After you hit on an idea that sparks your creativity, draw up a plot then run it by a few friends. Listen carefully to what they say, but go with your gut feeling. You will write many drafts before you type The End. Drop me a line in the comment box below and let me know where your ideas come from.


When you set about the daunting task of writing a novel, your main task is to plot it in such a way that people will want to read it. And by plotting I mean writing a series of events from beginning to end in a logical manner. In order to do this you may use the first tried and true method, which is,

Sit and write, stand and write, kneel and write, whichever works best for you. And you begin your novel, It was a dark and stormy night. This didn’t work for Snoopy and it might not work for you either. So how do you plot your novel? Here are some plotting methods I’ve come across in books.

1. Write down some background information. This may include notes about your characters and what makes them tick. Next, you put your characters in a place or several places, which will be your setting, then you give your main character a problem. How he/she solves (or does not solve) that problem will be your plot.

2. Using an outline. Some authors swear by this. You start with a problem for your main character, then you write a chapter outline of the plot. This is okay, but I have found that I can never stick to an outline. My characters tend to pull me away from it in more interesting avenues, which I can’t resist.

3. Use 3 x 5 cards. If you can still find these in your office supply store, they might be more helpful than the outline. Here’s why. After you have written your plot points on the cards, you can always move them around to see where they fit best, or discard those that do not work. Maybe it’s better if Sally tells Johnny she is divorced after they have gone on their first date instead of before. So you move that card to where you want the event to occur.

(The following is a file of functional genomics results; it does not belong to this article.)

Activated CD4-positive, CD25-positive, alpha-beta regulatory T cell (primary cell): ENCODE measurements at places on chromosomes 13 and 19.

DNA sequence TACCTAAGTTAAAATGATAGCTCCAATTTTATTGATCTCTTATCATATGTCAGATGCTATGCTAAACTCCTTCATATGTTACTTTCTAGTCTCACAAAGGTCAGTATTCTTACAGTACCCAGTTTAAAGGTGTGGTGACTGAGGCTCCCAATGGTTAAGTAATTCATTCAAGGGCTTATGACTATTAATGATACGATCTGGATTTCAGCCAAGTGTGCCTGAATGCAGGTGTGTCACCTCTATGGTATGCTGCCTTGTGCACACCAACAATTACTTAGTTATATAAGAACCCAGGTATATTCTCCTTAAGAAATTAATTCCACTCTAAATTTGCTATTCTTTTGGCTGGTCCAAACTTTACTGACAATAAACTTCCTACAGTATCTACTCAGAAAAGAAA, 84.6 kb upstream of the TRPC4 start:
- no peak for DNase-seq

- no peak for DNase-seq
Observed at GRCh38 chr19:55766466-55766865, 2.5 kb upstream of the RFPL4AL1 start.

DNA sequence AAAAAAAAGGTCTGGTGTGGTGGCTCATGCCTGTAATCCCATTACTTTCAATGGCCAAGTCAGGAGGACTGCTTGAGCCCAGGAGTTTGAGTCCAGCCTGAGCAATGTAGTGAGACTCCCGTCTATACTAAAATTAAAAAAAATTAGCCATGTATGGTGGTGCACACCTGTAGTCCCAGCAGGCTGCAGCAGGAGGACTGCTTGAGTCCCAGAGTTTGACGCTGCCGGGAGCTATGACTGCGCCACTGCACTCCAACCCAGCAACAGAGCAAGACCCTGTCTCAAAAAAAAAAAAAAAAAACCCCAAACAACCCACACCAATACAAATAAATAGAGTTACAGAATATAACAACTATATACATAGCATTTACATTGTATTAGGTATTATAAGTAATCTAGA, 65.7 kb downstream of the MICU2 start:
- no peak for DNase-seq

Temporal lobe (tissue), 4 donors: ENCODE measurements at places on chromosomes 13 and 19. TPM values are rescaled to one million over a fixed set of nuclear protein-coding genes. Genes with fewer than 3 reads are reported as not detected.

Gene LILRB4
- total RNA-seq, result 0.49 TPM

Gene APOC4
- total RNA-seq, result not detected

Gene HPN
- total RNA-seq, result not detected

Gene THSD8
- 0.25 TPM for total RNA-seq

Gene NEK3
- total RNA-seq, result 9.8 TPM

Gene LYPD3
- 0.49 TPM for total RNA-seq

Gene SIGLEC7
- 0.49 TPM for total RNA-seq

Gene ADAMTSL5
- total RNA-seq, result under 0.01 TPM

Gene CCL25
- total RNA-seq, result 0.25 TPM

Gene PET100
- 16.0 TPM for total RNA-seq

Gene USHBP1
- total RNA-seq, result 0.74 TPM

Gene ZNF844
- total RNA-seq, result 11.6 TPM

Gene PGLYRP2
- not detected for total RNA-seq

4. Draw a bell curve or a graph. Either of these will give you a visual representation of where the climax of your story comes. To do this, use the points you plotted on 3 x 5 cards or in the outline. Again, I find the cards are easier to play around with. Draw your curve and plot the salient points on your curve in the order in which they appear. Hopefully, the high point of your novel or the climax will fall in, or near, the middle of the curve. If it doesn’t, you may have to do some restructuring. The reason for this is, if the climax comes too early, the resolution tends to drag and the reader may lose interest. If it comes too late, the resolution may seem rushed and the reader may feel cheated.

The important thing to remember is, there is no hard and fast rule for writing or plotting your novel. You may ignore everything that was said here and simply sit at your computer like Snoopy and type. However, if you think you need a little bit of planning before you delve into the literary waters, then play with some of the methods above. If you find one, or a combination, that works for you, go for it.